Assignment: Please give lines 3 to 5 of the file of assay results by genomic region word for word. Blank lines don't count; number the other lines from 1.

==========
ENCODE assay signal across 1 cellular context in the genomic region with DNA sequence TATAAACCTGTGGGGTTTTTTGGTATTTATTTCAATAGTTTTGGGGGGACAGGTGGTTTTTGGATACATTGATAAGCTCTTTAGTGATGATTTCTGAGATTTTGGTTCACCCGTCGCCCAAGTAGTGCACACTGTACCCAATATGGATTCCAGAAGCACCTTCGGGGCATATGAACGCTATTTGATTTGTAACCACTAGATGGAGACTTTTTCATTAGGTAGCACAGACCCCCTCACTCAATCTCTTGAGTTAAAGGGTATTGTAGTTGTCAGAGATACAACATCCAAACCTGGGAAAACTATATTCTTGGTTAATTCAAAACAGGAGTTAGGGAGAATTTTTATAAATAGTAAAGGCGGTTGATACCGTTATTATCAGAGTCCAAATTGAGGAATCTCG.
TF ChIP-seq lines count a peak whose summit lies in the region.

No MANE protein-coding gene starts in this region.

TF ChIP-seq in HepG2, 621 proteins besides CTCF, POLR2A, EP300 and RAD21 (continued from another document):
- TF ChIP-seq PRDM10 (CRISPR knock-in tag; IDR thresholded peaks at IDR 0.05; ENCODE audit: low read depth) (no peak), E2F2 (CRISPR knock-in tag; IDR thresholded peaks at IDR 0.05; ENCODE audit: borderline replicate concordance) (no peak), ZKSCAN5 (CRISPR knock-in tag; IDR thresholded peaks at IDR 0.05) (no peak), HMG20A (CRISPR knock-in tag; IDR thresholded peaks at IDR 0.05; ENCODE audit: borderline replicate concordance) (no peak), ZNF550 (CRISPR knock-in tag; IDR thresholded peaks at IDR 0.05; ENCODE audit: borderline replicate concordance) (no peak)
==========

No MANE protein-coding gene starts in this region.

TF ChIP-seq in HepG2, 621 proteins besides CTCF, POLR2A, EP300 and RAD21 (continued from another document):
- TF ChIP-seq PRDM10 (CRISPR knock-in tag; IDR thresholded peaks at IDR 0.05; ENCODE audit: low read depth) (no peak), E2F2 (CRISPR knock-in tag; IDR thresholded peaks at IDR 0.05; ENCODE audit: borderline replicate concordance) (no peak), ZKSCAN5 (CRISPR knock-in tag; IDR thresholded peaks at IDR 0.05) (no peak), HMG20A (CRISPR knock-in tag; IDR thresholded peaks at IDR 0.05; ENCODE audit: borderline replicate concordance) (no peak), ZNF550 (CRISPR knock-in tag; IDR thresholded peaks at IDR 0.05; ENCODE audit: borderline replicate concordance) (no peak)